Amplification for Infants At long last, universal hearing detection and intervention programs have been implemented in the majority of states across the nation and are identifying children with hearing loss at younger ages than ever before. The success of early hearing detection and intervention programs has highlighted the need for well-trained pediatric audiologists ... Features
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Features  |   April 01, 2002
Amplification for Infants
Author Notes
  • Kathryn laudin Beauchaine, is the coordinator of audiology at Boys Town National Research Hospital and an instructor in the department of otolaryngology and human communication at Creighton University. Her clinical interests focus on pediatric audiological assessment and amplification for children. Contact her by email at beauchaine@boystown.org.
    Kathryn laudin Beauchaine, is the coordinator of audiology at Boys Town National Research Hospital and an instructor in the department of otolaryngology and human communication at Creighton University. Her clinical interests focus on pediatric audiological assessment and amplification for children. Contact her by email at beauchaine@boystown.org.×
  • Patricia G. Stelmachowicz, is the director of audiology at Boys Town National Research Hospital and a professor in the department of otolaryngology and human communication at Creighton University. Her research interests include speech perception in hearing-impaired listeners and the determination of optimum amplification characteristics for children. Contact her by email at stelmach@boystown.org.
    Patricia G. Stelmachowicz, is the director of audiology at Boys Town National Research Hospital and a professor in the department of otolaryngology and human communication at Creighton University. Her research interests include speech perception in hearing-impaired listeners and the determination of optimum amplification characteristics for children. Contact her by email at stelmach@boystown.org.×
Article Information
Hearing Disorders / Hearing Aids, Cochlear Implants & Assistive Technology / Audiologic / Aural Rehabilitation / Professional Issues & Training / Features
Features   |   April 01, 2002
Amplification for Infants
The ASHA Leader, April 2002, Vol. 7, 6-12. doi:10.1044/leader.FTR2.07072002.6
The ASHA Leader, April 2002, Vol. 7, 6-12. doi:10.1044/leader.FTR2.07072002.6
At long last, universal hearing detection and intervention programs have been implemented in the majority of states across the nation and are identifying children with hearing loss at younger ages than ever before.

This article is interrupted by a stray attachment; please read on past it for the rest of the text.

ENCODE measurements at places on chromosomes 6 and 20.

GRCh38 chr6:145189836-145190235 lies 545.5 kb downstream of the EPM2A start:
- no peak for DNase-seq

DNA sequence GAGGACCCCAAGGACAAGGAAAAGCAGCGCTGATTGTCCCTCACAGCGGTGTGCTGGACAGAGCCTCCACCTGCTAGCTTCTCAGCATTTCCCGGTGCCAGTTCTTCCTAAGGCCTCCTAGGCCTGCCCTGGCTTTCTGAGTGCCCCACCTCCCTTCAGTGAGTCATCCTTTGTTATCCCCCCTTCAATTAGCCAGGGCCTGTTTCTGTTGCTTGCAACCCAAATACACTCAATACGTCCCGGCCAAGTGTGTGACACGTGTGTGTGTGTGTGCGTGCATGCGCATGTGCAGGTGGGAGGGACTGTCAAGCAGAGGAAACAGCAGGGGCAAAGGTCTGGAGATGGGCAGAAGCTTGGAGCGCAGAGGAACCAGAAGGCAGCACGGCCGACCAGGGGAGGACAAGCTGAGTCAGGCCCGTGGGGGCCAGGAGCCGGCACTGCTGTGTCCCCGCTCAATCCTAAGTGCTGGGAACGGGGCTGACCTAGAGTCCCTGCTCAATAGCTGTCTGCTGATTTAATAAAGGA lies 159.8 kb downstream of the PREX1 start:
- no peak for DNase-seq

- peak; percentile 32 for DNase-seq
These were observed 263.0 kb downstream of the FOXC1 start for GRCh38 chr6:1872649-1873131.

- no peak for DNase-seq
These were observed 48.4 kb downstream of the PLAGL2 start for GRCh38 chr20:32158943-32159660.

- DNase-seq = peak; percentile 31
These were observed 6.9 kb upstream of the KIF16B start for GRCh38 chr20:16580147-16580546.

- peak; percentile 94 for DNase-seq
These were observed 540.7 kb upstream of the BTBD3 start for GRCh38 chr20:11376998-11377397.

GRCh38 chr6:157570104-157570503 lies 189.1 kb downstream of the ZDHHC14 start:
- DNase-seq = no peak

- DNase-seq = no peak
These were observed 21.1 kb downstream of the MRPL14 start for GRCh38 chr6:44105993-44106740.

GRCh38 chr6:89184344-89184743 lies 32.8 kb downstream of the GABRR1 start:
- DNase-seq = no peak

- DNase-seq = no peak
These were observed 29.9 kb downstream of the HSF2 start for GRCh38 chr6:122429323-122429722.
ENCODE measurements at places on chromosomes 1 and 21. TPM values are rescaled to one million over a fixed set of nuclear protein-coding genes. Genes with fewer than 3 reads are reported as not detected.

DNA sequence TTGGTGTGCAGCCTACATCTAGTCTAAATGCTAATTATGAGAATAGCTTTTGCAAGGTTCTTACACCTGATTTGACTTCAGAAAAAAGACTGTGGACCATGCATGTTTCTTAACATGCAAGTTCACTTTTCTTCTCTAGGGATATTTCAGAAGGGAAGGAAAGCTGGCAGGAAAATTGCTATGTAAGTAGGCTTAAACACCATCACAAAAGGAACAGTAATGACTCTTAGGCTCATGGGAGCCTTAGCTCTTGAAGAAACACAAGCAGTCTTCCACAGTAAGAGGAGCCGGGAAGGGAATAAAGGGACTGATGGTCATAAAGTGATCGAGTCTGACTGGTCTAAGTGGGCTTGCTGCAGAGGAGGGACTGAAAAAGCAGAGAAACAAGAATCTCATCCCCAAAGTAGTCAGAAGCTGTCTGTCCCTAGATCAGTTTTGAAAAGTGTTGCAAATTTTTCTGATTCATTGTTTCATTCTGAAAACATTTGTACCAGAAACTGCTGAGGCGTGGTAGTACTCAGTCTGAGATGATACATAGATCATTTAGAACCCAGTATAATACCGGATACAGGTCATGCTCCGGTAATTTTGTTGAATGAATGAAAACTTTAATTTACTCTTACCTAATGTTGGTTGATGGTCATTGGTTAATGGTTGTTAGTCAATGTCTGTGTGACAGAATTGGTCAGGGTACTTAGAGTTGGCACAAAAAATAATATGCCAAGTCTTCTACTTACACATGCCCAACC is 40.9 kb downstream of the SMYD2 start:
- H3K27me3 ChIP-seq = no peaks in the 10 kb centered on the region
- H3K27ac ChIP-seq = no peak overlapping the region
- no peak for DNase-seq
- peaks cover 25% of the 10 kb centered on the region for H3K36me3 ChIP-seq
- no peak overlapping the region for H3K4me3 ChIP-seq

The success of early hearing detection and intervention programs has highlighted the need for well-trained pediatric audiologists to provide appropriate diagnostic and follow-up services, including provision of amplification.
Not all centers have a large enough infant caseload to feel confident or to be proficient at providing amplification for infants. For some clinics, resources may not be available to provide state-of-the-art services. These situations call for the development of centers of excellence in pediatric audiology. In lieu of this, many organizations are attempting to fill the gap by offering continuing education seminars and providing information through the Internet or in print.
Fitting hearing instruments on these very young infants is new to many audiologists. The research suggests that the listening needs of infants are different from adults’. Unlike adults and older children, infants cannot tell us what amplified speech sounds like or let us know if sounds are too loud. There are also obvious physical differences between infants and older children and adults that affect the fitting process.
The amplification process for infants requires a systematic, five-step approach: confirmation of hearing loss and referrals for intervention, selection of amplification, fitting and verification, hearing aid orientation, and follow-up services.
Step One: Confirmation of Hearing Loss and Referrals for Intervention
Today, it is not uncommon for an infant to be referred for diagnostic audiological testing within the first month of life. The purpose of the audiological test battery is to estimate the degree and configuration of hearing loss in each ear, to rule out treatable middle-ear dysfunction as a contributing factor, and to rule out auditory neuropathy. In most cases, the diagnostic test battery will include otoacoustic emissions, frequency-specific evoked potential measures, and immittance testing. When an infant has middle-ear dysfunction, it may be necessary to refer for treatment and retest when the ears are clear.
Some infants have other health concerns that may delay the assessment and use of amplification. For example, it may be difficult to assess an infant on a respirator because of interfering electrical noise and muscle artifact. Other infants may have serious medical conditions that take precedence over amplification until health has stabilized. For infants diagnosed with auditory neuropathy, there is no consensus about the best treatment approach, and amplification should be considered on a case-by-case basis.
Once hearing loss has been quantified, a number of referrals should be considered. One essential referral is for educational intervention. Audiologists need to be aware of local educational resources. Typically, the local school district is the first contact. Each state has a system in place with designated service coordinators who manage the educational intervention. Central to the educational intervention process is the establishment of an Individual Family Services Plan, which specifies the family’s goals for their infant’s education.
Contact with the child’s medical home should be established to discuss referrals to an otolaryngologist for examination and to obtain medical clearance for amplification; a medical geneticist to rule out concomitant medical problems and assess recurrence risk if the family desires this information; and a pediatric ophthalmologist to determine if vision is normal. Parents also may benefit from support groups or communication with other parents of children with hearing loss.